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Recovered photos

The motherboard of a 12-year-old computer: somewhere you don’t want to go

What if your computer crashed today and couldn’t be restarted? What would you lose? There is no costless way to back up your computer. Probably the easiest and least expensive plan is to periodically burn CDs or data DVDs of files you don’t want to lose.

Back in the late 1990s, when I was working for the San Francisco Examiner (may it rest in peace), I sent my older sister a quite fine computer that was being retired by the Examiner — a Hewlett Packard Kayak XA. The PC had been in the office of a former publisher of the Examiner, Lee Guittar, so the computer was executive-suite squeaky clean. My sister used this computer until about three years ago, when the computer was damaged by an ugly power failure in which the power went on and off several times in quick succession. The computer went to the garage, and my sister got an iMac.

A week or so ago, my sister brought the computer to me. I had promised to see if I could revive it. When powered on, the computer would emit a series of beeps and then go silent. I have the technical documentation for the computer, and I knew that the beep codes probably indicated a problem with the BIOS on the system board. But my attempts to reflash the BIOS using the procedure in the technical manual failed. If there was any hope for reviving the computer, a new mother board would be needed.

What would we do without eBay. There was a mother board for sale with exactly the right part number, for $20 plus $15 shipping. I bought it. After I installed the new mother board, the old PC booted with almost no further drama.

My sister had kept things well organized. Everything of interest was pretty much in three folders — “Pictures,” “Pictures 2”, and “Recipes.”

I’m trying to decide what to do with my refurbished HP Kayak XA mini-tower computer. It’s pretty slow by today’s standards. But I’ll at least keep it as relic of the San Francisco Examiner days. The computer still has an Examiner property tag on it.

Here is a sampling of the photos which were almost lost.

San Francisco, looking across the bay from Point Bonita. My mother and sister used to make annual trips to San Francisco. Several of these photos were taken on those trips.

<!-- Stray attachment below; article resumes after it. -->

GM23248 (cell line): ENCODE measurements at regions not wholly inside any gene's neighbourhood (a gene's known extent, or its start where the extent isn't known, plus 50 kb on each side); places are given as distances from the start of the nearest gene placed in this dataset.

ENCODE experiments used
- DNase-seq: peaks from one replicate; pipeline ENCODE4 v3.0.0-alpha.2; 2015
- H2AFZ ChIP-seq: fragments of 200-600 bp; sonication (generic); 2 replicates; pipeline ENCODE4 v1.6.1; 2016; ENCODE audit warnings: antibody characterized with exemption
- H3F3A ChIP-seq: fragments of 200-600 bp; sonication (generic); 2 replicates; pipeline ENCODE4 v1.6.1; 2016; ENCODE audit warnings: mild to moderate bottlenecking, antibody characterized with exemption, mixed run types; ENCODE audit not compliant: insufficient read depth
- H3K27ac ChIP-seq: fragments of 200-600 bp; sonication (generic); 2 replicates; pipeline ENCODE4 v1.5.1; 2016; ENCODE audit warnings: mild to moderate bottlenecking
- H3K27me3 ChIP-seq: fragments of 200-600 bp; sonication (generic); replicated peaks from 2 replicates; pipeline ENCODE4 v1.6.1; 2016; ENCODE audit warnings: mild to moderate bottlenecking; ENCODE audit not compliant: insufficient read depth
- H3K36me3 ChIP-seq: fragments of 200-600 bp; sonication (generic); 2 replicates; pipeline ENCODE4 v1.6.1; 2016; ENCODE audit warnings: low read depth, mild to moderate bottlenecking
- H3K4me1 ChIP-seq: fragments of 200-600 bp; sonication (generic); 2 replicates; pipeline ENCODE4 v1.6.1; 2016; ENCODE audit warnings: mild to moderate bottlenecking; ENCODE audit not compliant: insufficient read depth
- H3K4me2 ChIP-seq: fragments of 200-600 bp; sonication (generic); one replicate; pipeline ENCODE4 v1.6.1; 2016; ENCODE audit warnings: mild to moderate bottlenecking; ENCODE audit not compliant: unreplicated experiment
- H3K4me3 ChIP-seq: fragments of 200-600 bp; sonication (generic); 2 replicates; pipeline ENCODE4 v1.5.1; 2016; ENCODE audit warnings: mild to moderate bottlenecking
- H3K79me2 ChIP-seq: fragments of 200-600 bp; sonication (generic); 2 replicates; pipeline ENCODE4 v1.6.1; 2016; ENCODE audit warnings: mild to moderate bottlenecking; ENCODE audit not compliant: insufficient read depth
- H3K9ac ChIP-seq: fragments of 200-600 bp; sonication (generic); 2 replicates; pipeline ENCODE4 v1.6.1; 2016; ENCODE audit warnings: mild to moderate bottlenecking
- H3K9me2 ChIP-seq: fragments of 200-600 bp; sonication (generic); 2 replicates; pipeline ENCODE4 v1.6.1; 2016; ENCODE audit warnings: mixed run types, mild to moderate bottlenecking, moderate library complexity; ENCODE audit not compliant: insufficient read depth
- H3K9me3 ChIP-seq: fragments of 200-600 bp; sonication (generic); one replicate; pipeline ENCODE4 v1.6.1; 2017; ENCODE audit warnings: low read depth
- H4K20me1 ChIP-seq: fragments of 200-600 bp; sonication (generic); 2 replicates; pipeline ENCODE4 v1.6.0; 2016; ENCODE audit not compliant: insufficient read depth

Mendocino County, California, along Highway 1. In Ireland those rocks would be called skelligs.

My sister’s deviled eggs, looking very Southern

Loaves of bread made by my sister

I believe this is some sort of apple pastry, made by my sister

A pie, made by my sister

The Hillsville Diner, Hillsville, Virginia. It’s about 40 miles northwest of here.

Inside the Hillsville diner

That’s me serving pinto beans from the wood cookstove. The stove is in a house that my sister and mother and I stayed in on a visit to Mendocino County. During the 1970s and 1980s, two of the old houses I lived in had wood cookstoves in them. I’m very skilled at cooking on a wood stove. Notice the gas stove behind me. We had ’em both going.

That’s me, doing a very unprofessional job of cracking oysters in Inverness, California. The oysters came (of course) from the Hog Island Oyster Company on Tomales Bay. As for the oysters, we fried ’em in batter.

A couple of times when my mother and sister came to San Francisco, we stayed at the Chicken Ranch cottage at Inverness, California, right beside Tomales Bay. In spite of its humble name, the Chicken Ranch cottage was at the time an outpost of Manka’s Lodge. This photo is taken from the backyard of the Chicken Ranch cottage.

This is my sister and I, before the premiere of a Sharon Stone film in San Francisco. My boss at the San Francisco Examiner, Phil Bronstein, was married to Sharon Stone during that epoch, and so I got invitations like that. What an era: the thrill of the dot-com boom, grief for the end of the Examiner, and some Hollywood glamour thrown in.

One Comment

  1. mountain madness wrote:

    From the looks of your sister’s food I think I would be visiting often!!!

    Tuesday, April 20, 2010 at 11:29 am | Permalink

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